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Gonzalez Byass at Osteria de Toro

By June 13, 2013No Comments
For those who know of Gonzalez Byass from Spain, the first wine style that comes to mind is Sherry, and ‘Tio Pepe’ in particular. Wine enthusiasts are generally aware there is some age behind the name, but the 170-plus years may surprise most. But those who delve into the brand a little more deeply soon learn that the company is far more than sherry, with nearly 2,000 ha of estate vineyards and six wineries in different regions making a very broad range of wines as well as quality brandies and spirits. The company has a staggering 50 million bottle production, with wines that are ultra-modern as well as very traditional. Gonzalez Byass is not only a major Spanish player, but a global one. www.gonzalezbyass.com


Sergi Rostoll
Gonzalez Byass Asia-Pacific Regional Sales Director

Gonzalez Byass’ Asia-Pacific sales director Sergi Rostoll was visiting Wellington again from his base in Shanghai. His last visit was a memorable one with wines matched with a superb menu at the now-closed Ambeli restaurant, back in April last year. (Click here to read my report.) This year he conducted a relaxed tasting with an updated selection of his wines for wine and hospitality trade at the very popular Osteria del Toro Mediterranean-themed restaurant in Tory Street. Manager Kelli Williams arranged a wonderful selection of tapas and small plates to accompany the wines, and the flavours and theming of both was extremely harmonious and apt. Sergi’s presentation was a very informative one, and I offer my brief notes made at the time.

The Wines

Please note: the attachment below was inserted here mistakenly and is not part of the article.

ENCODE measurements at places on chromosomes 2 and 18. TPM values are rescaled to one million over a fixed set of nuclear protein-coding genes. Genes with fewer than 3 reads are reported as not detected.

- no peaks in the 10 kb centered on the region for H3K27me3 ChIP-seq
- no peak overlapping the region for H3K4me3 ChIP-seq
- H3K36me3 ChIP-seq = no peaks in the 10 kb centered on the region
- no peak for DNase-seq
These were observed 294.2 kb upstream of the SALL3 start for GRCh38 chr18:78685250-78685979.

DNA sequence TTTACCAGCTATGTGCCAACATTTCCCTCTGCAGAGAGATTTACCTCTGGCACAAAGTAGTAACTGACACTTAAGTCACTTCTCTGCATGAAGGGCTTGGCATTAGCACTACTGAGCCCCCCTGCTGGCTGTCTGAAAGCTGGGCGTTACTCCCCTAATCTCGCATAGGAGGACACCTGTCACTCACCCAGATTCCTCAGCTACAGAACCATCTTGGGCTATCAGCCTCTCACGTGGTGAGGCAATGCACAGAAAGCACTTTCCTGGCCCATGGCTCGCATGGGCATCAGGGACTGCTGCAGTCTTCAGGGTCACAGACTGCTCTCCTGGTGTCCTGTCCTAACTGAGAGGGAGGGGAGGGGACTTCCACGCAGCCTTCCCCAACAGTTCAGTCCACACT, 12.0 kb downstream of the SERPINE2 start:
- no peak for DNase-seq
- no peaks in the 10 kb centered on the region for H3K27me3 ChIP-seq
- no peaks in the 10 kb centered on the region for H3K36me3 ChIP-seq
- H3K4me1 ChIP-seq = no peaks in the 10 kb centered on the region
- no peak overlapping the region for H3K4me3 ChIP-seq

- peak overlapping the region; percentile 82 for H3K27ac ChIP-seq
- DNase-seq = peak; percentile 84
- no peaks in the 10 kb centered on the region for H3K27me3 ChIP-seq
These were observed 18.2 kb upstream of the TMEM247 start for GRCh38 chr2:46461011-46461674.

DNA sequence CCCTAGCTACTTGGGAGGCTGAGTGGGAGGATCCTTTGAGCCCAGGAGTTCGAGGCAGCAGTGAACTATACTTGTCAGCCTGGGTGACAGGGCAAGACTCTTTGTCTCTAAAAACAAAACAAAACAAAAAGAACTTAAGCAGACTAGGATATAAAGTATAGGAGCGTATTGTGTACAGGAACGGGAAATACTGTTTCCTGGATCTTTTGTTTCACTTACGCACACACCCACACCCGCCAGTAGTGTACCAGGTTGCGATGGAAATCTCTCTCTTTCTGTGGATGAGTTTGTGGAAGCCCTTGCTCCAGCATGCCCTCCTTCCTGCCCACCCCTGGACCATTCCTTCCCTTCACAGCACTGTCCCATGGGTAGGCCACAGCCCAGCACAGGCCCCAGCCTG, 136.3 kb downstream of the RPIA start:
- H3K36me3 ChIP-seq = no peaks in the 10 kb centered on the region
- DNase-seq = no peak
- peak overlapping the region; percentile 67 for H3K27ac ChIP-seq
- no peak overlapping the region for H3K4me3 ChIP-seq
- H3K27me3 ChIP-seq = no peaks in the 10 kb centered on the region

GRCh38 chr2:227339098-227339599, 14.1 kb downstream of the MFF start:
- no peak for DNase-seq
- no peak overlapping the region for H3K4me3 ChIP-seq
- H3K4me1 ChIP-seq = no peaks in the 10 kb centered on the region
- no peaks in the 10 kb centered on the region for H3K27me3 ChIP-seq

The introductory, arrival wine was Vilarnau Cava Brut NV (RRP $26.50). At 15,000 cases made annually, it is a drop in the Cava ocean when considering what the big players of Freixenet and Codornui do, but the point of difference is the spotlessly clean fruit which is very modern and international. Though spending around 15 months on lees, it’s still very fresh and more nutty rather than savoury and funky. Quite a delight, this is what the young and contemporary market is enjoying, along with the likes of Prosecco and uncomplicated methode wines.

A culture shock for many people came in the form of Tio Pepe Fino Sherry (RRP $23.00 – 375 ml). Those who have worked in the wine and hospitality industry for a few years know and love ‘Uncle Joe’, and have seen how its integrity has been protected by ensuring fresh stock is what is on the market by shipping in small amounts and regularly. Education is the other major factor, and Sergi reminded us that once opened, a bottle of Tio Pepe would need to be consumed after a few days, and preferably kept in the fridge. This has the classic pungent flor yeasty aromas and tang. While dry and penetrating, the mouthfeel is soft in its slipperiness, and there is almost a lusciousness allied to quenchability.

Then came the new release Vinas del Vero ‘La Miranda de Secastilla’ Garnarcha Blanca 2011 (RRP $25.50), from the Somontano region near the Pyrenees in the north-east. Sergi recounted how the supplying vineyard for this relatively rare varietal was ‘discovered’ by the winemaker on a mountain bike ride. A full, broad, rounded and weighty wine, this surprises with its combination of exotic white florals, stonefruits and nutty flavours. Sure, there’s a touch of heat, but also a degree of opulence. The wine found favour with the tasters who expressed an interest in the other wines from the region which is over 800 metres a.s.l. altitude.